Breast Cancer Awareness Month
Every October our heads fill with thoughts of Halloween, orange leaves and pumpkin spice lattes, but this month especially is a time to think about women’s health. October is breast cancer awareness month, bringing attention to the most common cancer among women in the United States. Showing your support doesn’t have to be centered on just wearing pink; it can be around raising awareness.
This October support a worthy cause by working out. By participating in a run, a breast cancer workout class or simply encouraging others to live a healthier lifestyle — you can give back, start the conversation and tell your personal story.
Give Back & Raise Awareness
By participating in an annual run for a cure you are contributing to breast cancer awareness, along with helping to educate yourself and others of the causes, symptoms — and most of all, the importance of getting screened. Cancer does not discriminate. For some, access to breast cancer detection and even treatment can be limited. By participating in a breast cancer run, you can help bring breast cancer resources and education to those in need — possibly providing life-changing guidance.
Start the “Personal Health” Conversation
While it may be a tough conversation to have, talk to your family and friends and encourage them to actively get screened, eat healthier and work out. Early detection leads to higher survival rates. It is recommended that starting at 20, women should be getting clinical breast exams every three years. If you are over 50, you should be getting a mammogram and clinical breast exam every one to two years. If you have a history of breast cancer in your family, ask your doctor how often you should be tested.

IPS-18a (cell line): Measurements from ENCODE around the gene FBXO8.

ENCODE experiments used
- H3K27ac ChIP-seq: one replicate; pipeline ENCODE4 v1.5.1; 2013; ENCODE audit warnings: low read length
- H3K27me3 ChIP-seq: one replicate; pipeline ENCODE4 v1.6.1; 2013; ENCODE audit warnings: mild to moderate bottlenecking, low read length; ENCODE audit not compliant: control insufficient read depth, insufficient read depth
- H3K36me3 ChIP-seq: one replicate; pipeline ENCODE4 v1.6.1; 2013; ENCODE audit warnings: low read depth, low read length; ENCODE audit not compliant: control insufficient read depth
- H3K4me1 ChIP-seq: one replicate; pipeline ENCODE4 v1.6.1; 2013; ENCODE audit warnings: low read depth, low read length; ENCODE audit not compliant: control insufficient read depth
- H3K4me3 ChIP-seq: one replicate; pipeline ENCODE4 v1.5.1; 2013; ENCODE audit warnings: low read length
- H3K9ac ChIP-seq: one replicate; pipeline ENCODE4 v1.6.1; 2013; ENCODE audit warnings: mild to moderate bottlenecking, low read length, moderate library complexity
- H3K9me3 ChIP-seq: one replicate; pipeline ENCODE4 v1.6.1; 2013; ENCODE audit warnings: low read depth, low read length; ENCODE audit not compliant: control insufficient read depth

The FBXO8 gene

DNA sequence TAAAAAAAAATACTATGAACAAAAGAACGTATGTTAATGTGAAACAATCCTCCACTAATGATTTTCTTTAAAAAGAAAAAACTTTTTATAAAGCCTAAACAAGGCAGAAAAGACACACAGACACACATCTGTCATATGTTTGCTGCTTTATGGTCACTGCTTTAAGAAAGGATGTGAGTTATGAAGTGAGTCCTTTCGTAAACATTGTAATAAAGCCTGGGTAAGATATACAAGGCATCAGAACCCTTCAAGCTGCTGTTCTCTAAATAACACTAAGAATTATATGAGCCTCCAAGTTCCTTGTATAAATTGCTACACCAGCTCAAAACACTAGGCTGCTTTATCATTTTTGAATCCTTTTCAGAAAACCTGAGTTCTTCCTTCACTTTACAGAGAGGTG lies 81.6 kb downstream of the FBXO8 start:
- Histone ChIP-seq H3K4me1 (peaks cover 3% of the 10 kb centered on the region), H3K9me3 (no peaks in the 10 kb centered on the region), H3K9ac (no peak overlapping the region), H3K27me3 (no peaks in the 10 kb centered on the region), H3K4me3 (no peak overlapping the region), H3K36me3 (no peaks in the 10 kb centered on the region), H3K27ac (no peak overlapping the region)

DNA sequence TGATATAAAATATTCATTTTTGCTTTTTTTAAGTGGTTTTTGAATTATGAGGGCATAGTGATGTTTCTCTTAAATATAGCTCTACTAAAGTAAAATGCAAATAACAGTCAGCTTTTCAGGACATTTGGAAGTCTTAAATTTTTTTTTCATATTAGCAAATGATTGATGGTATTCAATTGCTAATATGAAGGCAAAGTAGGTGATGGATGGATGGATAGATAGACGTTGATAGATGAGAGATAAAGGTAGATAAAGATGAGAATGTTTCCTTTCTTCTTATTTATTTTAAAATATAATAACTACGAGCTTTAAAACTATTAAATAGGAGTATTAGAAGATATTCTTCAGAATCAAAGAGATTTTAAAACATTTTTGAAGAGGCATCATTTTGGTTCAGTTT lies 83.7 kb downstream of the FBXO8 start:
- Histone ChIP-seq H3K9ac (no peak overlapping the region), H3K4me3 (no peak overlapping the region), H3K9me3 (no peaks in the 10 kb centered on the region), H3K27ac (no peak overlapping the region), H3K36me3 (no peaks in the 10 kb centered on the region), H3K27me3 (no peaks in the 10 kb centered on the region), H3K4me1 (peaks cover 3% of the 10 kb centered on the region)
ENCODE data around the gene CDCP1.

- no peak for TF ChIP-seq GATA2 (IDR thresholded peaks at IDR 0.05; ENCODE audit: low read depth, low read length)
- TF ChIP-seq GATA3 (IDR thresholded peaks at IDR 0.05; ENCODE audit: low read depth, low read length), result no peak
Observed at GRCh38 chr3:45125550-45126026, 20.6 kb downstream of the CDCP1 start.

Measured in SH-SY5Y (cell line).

Get Involved in a Breast Cancer Workout Class
Working out alongside strong women, especially cancer survivors, is more than just inspirational, it can be extraordinary. Participating or volunteering to help in a class allows you to hear their stories and support them. Workout routines for women who have breast cancer and are survivors can be limited, but these programs are designed to help build muscle and energy.
Tell your Story
Whether it be you or your best friend’s mother, we have all been affected by breast cancer in one way or another. By sharing your personal experience, you help others feel that they are not alone. You can do this by blogging about your experience, sharing on social media or attending a breast cancer event. Hearing your story could be the inspiration that someone needs and offer them hope. Not only may it help others, it can give you a sense of solace.